Bank of America has found a way to make money through foreclosures by using a complicated web of subsidiaries. The process begins with a company called ReconTrust, which handles 1 in 5 Bay Area foreclosures.

BofA sign photo

Charlotte, N.C.-based Bank of America plays the largest role of any bank in Bay Area foreclosures. From July 2008 through October, its foreclosure trustee, ReconTrust, handled 1 in 5 defaulted properties in the Bay Area.Chuck Burton/Associated Press file photo

A wholly owned subsidiary of Bank of America, the Simi Valley company serves as the foreclosure trustee for the bank. Bank of America relies on ReconTrust to file documents that initiate a foreclosure on its behalf. However, in some cases, ReconTrust substitutes itself on loans Bank of America did not originate, the Center for Investigative Reporting and NBC Bay Area found.

Mortgage servicers, such as BAC Home Loans Services – another Bank of America subsidiary – collect fees and late charges on behalf of the bank. Legal analysts Adam Levitin, Kurt Eggert and Diane Thompson say this business model creates built-in incentives for servicers to keep homeowners in default for extended periods of time, rather than agreeing to a loan modification or setting a foreclosure date.

“For servicers, the true sweet spot lies in stretching out a delinquency without either a modification or a foreclosure,” Thompson wrote in a 2011 law review article. “Late fees and other default-related fees can add significantly to a servicer’s bottom line, and the longer a homeowner is in default, the larger those fees can be.”

Bank of America spokeswoman Jumana Bauwens said properties in default are costly for the bank. “The bank has lost significant amount (sic) of money on delinquent loans,” she said in an email.

If homeowners don’t pay the late fees themselves, investors who buy mortgage-backed securities can end up footing the bill when a home is resold, loan agreements show.

From July 2008 through October, Bay Area homeowners defaulted on more than 184,000 mortgages. One-fourth of these have been in default status for more than three years, data compiled by RealtyTrac Inc. shows. The statewide average is 335 days.

Many of these loans were managed by the servicing arm of Countrywide, which was acquired by Bank of America in 2008 along with its foreclosure trustee, ReconTrust.

In 2010, Countrywide paid $108 million to settle a lawsuit with the Federal Trade Commission in which the company was accused of marking up servicing fees “often by 100 percent or more” to offset losses from delinquent homeowners, the commission said. Countrywide admitted no wrongdoing in the settlement.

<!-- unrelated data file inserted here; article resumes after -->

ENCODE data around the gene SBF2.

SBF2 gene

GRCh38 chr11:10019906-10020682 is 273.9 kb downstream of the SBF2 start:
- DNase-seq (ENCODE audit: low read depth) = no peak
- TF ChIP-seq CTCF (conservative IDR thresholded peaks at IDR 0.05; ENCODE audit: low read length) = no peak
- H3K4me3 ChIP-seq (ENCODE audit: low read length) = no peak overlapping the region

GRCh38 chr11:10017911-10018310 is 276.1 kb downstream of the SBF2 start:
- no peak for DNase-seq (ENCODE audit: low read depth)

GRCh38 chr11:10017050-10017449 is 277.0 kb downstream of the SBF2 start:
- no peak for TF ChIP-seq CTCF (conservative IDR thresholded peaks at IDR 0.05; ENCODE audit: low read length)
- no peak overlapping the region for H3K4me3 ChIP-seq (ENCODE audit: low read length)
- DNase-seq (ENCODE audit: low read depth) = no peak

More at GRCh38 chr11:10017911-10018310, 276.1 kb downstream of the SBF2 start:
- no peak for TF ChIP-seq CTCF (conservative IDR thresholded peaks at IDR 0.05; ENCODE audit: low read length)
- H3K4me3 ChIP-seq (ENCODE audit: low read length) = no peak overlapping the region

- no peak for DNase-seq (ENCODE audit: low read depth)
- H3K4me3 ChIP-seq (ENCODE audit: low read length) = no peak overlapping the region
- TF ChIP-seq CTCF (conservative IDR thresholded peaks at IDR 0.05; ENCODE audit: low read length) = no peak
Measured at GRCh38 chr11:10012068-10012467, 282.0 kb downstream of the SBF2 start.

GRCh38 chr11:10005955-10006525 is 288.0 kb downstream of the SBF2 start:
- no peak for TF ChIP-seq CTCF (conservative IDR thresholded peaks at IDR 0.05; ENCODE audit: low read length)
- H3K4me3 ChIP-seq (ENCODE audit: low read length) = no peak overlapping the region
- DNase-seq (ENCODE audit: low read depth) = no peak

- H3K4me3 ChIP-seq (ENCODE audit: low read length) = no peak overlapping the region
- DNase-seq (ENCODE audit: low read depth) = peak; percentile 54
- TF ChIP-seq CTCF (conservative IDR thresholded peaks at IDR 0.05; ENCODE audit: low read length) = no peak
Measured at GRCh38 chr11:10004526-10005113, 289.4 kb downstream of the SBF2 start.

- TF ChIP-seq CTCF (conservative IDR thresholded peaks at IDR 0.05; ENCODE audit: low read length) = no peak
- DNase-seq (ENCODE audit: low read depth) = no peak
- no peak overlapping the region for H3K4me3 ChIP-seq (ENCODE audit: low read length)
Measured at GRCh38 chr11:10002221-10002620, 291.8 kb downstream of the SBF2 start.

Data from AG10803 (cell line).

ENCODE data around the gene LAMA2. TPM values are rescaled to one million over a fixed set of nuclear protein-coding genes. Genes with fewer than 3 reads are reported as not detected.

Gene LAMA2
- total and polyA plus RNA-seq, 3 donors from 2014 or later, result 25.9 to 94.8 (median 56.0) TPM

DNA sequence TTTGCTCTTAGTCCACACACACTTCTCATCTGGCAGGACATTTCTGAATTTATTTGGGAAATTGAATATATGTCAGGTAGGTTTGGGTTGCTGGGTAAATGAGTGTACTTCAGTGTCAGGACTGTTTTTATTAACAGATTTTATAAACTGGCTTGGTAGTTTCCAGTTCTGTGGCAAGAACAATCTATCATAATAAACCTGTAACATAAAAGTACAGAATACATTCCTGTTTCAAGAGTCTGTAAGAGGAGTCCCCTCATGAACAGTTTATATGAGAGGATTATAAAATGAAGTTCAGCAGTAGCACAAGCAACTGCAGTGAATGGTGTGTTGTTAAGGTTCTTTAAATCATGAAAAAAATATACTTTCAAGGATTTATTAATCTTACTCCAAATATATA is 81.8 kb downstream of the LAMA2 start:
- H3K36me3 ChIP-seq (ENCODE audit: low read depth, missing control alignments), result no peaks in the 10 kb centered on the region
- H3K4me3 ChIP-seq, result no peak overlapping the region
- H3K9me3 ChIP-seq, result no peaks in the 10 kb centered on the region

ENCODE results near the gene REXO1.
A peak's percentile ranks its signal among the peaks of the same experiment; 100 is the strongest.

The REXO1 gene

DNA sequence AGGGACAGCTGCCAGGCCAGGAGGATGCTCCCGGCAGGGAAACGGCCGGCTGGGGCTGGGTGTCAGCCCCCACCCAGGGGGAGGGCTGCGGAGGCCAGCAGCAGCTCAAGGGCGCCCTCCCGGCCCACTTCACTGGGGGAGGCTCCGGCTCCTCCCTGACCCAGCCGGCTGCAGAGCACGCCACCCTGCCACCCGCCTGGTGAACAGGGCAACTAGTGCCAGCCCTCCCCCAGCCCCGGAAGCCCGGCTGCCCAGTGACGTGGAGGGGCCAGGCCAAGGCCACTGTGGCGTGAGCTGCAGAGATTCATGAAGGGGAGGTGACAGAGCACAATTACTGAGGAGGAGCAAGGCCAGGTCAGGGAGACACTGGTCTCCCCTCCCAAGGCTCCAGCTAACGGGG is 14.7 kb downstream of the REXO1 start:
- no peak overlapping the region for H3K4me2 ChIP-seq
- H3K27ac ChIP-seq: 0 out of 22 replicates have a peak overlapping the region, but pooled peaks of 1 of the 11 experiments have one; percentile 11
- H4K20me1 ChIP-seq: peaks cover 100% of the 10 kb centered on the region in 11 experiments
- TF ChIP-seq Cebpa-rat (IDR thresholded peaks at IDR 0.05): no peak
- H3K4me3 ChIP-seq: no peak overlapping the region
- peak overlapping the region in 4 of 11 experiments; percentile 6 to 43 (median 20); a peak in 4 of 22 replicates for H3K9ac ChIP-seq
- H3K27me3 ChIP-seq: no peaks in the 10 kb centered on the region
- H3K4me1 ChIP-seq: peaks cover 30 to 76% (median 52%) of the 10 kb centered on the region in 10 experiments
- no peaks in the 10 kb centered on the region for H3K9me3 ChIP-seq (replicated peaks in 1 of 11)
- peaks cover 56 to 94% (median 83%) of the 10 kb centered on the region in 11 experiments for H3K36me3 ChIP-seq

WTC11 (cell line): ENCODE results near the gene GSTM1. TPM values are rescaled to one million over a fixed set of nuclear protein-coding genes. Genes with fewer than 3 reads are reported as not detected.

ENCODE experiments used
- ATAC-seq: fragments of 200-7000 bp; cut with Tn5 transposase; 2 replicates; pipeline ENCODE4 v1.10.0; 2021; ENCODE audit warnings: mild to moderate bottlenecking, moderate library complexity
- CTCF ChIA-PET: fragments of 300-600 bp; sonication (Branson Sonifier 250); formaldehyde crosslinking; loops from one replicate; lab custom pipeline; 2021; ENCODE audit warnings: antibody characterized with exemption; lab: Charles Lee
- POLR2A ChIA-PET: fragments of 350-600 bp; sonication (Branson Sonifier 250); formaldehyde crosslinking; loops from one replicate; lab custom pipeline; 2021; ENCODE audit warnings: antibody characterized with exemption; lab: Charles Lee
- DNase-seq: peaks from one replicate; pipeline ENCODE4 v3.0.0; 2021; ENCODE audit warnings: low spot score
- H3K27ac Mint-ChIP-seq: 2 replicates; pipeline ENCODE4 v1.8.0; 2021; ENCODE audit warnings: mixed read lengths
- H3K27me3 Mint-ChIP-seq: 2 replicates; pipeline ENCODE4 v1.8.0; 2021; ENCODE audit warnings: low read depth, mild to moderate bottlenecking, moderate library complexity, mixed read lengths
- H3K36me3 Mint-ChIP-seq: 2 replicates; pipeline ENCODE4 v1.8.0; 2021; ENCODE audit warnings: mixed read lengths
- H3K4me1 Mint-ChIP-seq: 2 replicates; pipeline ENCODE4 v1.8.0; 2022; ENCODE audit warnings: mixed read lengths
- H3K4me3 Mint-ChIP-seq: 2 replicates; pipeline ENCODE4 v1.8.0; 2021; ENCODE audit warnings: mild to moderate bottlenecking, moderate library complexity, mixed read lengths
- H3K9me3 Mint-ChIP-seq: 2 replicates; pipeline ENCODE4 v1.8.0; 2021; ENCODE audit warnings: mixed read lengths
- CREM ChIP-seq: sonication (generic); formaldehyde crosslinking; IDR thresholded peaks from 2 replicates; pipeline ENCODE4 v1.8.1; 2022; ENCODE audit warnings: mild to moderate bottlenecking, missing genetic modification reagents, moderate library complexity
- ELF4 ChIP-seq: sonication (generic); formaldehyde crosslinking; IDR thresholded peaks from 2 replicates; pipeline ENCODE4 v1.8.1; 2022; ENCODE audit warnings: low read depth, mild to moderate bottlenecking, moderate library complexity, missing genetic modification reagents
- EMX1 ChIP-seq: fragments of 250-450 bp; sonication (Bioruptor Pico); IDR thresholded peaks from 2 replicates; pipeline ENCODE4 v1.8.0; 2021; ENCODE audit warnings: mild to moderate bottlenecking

Earlier this month, Countrywide agreed to pay $500 million to settle a class-action lawsuit filed in 2007, which alleged that the company misled investors on mortgage-backed securities.

Since acquiring Countrywide, Bank of America has continued to make millions of dollars by servicing loans. Last year, it earned $4.7 billion in servicing fees alone, according to the bank’s most recent U.S. Securities and Exchange Commission filing.

While the money adds up, so do consumer complaints.

More than 15,000 Bank of America customers have filed mortgage-related complaints with the federal Consumer Financial Protection Bureau since 2011. That is 7,000 more than the next closest competitor, Wells Fargo.

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Amy Julia Harris

Amy Julia Harris is a reporter for Reveal, covering vulnerable communities. She and Reveal reporter Shoshana Walter exposed how courts across the country are sending defendants to rehabs that are little more than lucrative work camps for private industry. Their work was a finalist for the 2018 Pulitzer Prize in national reporting and won a Sigma Delta Chi Award for investigative reporting from the Society of Professional Journalists. It also led to four government investigations, including two criminal probes and four federal class-action lawsuits alleging slavery and fraud.

Harris was a Livingston Award for Young Journalists finalist for her investigation into the lack of government oversight of religious-based day cares, which led to tragedies for children in Alabama and elsewhere. In a previous project for Reveal, she uncovered widespread squalor in a public housing complex in the San Francisco Bay Area and traced it back to mismanagement and fraud in the troubled public housing agency.

Before joining Reveal, Harris was an education reporter at The Charleston Gazette in West Virginia. She has also written for The Seattle Times, Half Moon Bay Review, and Campaigns and Elections Politics Magazine.

Matt Drange is a reporter for Reveal, covering the business of guns. He previously reported on Silicon Valley and the intersection of technology and the environment. He won a James Madison Freedom of Information Award from the Society of Professional Journalists' Northern California chapter for his work on the Toxic Trail investigation, which exposed how mismanagement of Superfund cleanup sites often leads to substantially more harm than good. Prior to joining Reveal, Drange worked for the Maine Center for Public Interest Reporting, where he wrote about malfeasance in state government and the influence of money in politics. Drange started his career covering police and courts for the Eureka Times-Standard in California. He earned a master's degree from the Columbia University Graduate School of Journalism and did his undergraduate work at Humboldt State University. Drange is based in Reveal's Emeryville, California, office.